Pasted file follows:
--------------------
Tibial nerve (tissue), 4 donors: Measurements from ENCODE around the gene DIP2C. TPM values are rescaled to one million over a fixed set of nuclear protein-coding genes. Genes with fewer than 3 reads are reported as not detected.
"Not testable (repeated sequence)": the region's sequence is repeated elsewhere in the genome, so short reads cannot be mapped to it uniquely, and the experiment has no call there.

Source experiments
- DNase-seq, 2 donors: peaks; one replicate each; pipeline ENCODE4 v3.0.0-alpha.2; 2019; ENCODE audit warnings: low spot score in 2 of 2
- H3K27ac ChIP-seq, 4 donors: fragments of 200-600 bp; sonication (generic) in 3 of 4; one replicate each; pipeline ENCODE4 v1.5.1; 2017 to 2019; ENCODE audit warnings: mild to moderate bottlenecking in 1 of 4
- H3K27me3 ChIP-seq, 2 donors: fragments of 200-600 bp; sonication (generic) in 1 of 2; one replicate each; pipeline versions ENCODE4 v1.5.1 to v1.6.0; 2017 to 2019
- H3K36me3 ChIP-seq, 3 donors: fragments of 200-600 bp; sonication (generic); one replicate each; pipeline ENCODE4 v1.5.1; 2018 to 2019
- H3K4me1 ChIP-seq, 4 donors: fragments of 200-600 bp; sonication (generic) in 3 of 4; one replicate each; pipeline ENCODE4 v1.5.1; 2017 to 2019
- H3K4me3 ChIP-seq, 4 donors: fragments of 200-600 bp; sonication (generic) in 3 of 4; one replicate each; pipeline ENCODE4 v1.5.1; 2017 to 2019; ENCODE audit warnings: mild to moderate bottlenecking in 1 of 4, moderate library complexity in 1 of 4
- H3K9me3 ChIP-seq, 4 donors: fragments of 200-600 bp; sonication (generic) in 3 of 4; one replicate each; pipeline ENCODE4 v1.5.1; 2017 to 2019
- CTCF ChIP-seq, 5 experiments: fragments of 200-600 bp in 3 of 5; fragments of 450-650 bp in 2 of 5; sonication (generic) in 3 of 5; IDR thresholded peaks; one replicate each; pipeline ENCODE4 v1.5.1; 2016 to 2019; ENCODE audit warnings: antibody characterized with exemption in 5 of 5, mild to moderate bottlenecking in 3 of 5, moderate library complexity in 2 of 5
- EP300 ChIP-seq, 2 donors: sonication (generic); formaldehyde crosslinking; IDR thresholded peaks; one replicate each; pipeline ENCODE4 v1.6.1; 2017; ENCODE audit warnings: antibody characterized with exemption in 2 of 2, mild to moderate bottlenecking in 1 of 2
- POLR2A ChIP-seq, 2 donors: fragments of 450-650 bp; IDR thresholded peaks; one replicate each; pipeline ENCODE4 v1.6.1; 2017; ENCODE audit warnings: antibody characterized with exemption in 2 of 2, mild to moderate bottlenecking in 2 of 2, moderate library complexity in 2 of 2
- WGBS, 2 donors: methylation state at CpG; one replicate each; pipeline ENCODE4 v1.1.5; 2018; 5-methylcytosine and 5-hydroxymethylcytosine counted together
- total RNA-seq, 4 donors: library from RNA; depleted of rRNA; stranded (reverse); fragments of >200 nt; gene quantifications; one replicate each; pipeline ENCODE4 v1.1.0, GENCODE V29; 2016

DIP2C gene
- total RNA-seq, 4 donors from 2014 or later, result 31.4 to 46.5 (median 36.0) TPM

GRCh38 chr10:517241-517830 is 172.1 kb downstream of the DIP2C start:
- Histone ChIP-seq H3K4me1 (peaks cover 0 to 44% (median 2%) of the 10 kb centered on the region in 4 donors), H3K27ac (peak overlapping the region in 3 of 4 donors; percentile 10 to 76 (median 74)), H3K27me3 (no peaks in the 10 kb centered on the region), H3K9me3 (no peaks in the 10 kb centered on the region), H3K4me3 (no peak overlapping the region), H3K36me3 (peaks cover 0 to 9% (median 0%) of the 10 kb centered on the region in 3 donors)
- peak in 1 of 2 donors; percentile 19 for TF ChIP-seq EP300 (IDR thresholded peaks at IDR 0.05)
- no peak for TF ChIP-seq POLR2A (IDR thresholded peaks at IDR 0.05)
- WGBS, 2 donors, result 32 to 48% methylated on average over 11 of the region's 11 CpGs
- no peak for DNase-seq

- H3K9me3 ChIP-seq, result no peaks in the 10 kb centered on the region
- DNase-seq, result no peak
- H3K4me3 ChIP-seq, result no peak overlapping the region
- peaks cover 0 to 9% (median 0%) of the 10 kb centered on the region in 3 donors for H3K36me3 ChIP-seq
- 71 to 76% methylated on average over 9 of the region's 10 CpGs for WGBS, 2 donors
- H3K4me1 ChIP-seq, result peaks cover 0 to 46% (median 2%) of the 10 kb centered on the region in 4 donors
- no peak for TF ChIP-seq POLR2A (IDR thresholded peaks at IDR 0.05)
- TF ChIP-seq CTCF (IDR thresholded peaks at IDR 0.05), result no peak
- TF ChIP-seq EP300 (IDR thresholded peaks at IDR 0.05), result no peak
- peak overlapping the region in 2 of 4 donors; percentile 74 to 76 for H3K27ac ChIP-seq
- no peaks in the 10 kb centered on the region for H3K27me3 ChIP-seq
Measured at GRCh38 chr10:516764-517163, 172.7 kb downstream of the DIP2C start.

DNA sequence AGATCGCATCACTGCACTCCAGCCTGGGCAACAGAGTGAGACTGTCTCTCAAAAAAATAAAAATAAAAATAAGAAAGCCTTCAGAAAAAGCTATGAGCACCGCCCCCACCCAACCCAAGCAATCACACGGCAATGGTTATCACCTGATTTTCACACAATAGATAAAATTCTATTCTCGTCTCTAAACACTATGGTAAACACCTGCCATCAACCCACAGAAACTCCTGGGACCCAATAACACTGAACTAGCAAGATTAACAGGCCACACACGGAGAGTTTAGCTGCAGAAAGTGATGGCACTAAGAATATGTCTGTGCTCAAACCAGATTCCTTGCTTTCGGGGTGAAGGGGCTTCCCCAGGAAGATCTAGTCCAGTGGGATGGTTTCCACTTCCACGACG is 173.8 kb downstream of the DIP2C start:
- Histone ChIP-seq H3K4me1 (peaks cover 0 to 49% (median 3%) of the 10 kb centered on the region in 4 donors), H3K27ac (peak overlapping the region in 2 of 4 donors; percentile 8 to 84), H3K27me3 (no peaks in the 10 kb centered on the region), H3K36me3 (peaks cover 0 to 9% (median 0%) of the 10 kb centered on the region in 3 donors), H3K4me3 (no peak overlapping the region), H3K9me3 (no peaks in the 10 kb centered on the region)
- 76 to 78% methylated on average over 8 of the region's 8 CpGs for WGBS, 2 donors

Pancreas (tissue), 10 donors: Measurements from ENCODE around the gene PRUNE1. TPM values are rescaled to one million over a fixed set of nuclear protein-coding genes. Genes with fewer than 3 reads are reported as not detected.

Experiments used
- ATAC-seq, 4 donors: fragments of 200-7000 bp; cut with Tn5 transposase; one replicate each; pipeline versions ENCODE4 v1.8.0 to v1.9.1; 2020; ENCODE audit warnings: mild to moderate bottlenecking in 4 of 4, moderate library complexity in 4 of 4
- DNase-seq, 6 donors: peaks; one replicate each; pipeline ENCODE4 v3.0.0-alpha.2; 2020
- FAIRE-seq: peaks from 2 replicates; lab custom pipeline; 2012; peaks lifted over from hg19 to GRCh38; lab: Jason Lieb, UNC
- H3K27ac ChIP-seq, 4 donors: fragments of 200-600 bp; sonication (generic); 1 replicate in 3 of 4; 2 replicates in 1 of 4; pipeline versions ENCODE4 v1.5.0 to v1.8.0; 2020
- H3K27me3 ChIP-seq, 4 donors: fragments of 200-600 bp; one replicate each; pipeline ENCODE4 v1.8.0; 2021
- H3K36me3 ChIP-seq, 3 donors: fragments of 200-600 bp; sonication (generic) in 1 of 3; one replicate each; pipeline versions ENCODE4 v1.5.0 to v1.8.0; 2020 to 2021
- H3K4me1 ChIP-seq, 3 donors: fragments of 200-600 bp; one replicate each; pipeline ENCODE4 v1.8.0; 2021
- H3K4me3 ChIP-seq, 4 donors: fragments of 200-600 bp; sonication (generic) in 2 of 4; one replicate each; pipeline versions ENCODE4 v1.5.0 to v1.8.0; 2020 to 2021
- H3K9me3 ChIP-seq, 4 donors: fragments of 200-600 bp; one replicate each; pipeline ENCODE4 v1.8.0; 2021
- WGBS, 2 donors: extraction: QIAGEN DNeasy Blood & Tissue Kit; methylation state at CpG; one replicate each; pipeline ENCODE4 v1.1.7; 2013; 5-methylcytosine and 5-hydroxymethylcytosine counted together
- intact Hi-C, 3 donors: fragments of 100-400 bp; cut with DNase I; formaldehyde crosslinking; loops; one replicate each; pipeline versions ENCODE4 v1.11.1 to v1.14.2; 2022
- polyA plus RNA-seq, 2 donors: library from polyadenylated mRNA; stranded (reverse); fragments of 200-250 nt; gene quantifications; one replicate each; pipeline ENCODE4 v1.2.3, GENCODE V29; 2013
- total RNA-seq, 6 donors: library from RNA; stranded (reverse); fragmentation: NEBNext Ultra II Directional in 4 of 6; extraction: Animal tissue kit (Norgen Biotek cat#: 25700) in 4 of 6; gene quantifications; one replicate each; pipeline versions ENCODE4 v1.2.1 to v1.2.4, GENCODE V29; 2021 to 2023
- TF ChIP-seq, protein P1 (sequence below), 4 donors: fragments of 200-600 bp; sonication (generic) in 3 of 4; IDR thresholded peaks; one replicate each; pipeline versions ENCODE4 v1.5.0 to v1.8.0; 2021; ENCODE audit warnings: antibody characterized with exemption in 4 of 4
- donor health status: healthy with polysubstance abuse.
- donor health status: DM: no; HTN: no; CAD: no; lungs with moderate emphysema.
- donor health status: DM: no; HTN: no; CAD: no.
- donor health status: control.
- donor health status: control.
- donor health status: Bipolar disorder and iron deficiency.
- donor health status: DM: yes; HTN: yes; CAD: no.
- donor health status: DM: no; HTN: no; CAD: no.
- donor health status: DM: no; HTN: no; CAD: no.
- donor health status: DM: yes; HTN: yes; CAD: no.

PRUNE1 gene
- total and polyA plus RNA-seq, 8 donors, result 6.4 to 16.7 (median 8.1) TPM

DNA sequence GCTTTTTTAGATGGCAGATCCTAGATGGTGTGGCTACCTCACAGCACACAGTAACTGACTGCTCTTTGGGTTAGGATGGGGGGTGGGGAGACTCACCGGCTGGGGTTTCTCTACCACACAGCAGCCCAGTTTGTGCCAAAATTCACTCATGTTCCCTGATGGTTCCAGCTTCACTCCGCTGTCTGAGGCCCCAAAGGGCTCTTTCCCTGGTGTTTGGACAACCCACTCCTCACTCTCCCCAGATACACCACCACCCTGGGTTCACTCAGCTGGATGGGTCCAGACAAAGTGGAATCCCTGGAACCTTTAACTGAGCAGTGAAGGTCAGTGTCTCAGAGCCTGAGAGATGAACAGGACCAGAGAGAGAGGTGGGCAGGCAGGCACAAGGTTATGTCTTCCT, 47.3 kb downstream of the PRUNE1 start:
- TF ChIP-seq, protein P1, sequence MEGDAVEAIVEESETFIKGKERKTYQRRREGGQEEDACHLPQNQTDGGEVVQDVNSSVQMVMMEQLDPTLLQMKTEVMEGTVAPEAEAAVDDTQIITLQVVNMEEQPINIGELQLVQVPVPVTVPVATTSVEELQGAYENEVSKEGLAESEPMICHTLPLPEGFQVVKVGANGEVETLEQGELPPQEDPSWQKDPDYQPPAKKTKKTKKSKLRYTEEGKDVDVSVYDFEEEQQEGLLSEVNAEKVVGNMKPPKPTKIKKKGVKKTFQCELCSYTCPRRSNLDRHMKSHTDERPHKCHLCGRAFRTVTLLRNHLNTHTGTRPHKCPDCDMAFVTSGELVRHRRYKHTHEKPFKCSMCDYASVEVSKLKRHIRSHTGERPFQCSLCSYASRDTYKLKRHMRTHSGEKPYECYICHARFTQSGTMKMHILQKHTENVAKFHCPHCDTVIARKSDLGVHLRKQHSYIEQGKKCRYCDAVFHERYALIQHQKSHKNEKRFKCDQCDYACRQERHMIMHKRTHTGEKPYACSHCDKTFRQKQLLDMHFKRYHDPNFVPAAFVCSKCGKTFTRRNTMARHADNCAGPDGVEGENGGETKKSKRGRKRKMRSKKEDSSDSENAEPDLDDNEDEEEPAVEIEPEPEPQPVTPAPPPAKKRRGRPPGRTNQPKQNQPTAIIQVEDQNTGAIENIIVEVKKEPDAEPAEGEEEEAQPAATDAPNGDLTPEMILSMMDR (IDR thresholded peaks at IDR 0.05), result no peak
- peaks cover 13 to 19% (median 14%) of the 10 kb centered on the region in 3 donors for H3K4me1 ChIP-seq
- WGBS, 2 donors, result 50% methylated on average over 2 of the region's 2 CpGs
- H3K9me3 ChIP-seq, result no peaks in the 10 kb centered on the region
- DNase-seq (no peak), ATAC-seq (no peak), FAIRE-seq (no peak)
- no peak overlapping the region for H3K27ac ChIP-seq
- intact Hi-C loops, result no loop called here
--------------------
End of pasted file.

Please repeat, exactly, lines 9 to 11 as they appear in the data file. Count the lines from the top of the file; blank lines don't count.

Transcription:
- H3K4me3 ChIP-seq, 4 donors: fragments of 200-600 bp; sonication (generic) in 3 of 4; one replicate each; pipeline ENCODE4 v1.5.1; 2017 to 2019; ENCODE audit warnings: mild to moderate bottlenecking in 1 of 4, moderate library complexity in 1 of 4
- H3K9me3 ChIP-seq, 4 donors: fragments of 200-600 bp; sonication (generic) in 3 of 4; one replicate each; pipeline ENCODE4 v1.5.1; 2017 to 2019
- CTCF ChIP-seq, 5 experiments: fragments of 200-600 bp in 3 of 5; fragments of 450-650 bp in 2 of 5; sonication (generic) in 3 of 5; IDR thresholded peaks; one replicate each; pipeline ENCODE4 v1.5.1; 2016 to 2019; ENCODE audit warnings: antibody characterized with exemption in 5 of 5, mild to moderate bottlenecking in 3 of 5, moderate library complexity in 2 of 5